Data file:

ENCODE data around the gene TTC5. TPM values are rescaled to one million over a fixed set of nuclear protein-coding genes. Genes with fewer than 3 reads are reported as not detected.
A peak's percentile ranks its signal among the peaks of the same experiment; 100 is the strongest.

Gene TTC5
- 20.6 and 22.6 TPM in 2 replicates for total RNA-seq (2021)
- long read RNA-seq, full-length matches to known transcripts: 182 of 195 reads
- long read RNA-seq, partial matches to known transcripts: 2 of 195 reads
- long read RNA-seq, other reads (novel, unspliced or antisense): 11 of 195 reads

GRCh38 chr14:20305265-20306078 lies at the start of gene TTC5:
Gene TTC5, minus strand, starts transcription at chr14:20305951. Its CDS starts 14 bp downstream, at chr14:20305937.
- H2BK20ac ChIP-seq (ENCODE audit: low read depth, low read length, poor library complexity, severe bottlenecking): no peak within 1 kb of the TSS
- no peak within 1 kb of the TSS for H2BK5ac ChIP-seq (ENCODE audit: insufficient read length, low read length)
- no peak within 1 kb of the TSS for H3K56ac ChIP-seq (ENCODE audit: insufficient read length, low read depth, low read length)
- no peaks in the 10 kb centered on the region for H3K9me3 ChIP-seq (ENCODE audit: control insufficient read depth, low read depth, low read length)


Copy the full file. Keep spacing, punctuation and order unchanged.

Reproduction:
ENCODE data around the gene TTC5. TPM values are rescaled to one million over a fixed set of nuclear protein-coding genes. Genes with fewer than 3 reads are reported as not detected.
A peak's percentile ranks its signal among the peaks of the same experiment; 100 is the strongest.

Gene TTC5
- 20.6 and 22.6 TPM in 2 replicates for total RNA-seq (2021)
- long read RNA-seq, full-length matches to known transcripts: 182 of 195 reads
- long read RNA-seq, partial matches to known transcripts: 2 of 195 reads
- long read RNA-seq, other reads (novel, unspliced or antisense): 11 of 195 reads

GRCh38 chr14:20305265-20306078 lies at the start of gene TTC5:
Gene TTC5, minus strand, starts transcription at chr14:20305951. Its CDS starts 14 bp downstream, at chr14:20305937.
- H2BK20ac ChIP-seq (ENCODE audit: low read depth, low read length, poor library complexity, severe bottlenecking): no peak within 1 kb of the TSS
- no peak within 1 kb of the TSS for H2BK5ac ChIP-seq (ENCODE audit: insufficient read length, low read length)
- no peak within 1 kb of the TSS for H3K56ac ChIP-seq (ENCODE audit: insufficient read length, low read depth, low read length)
- no peaks in the 10 kb centered on the region for H3K9me3 ChIP-seq (ENCODE audit: control insufficient read depth, low read depth, low read length)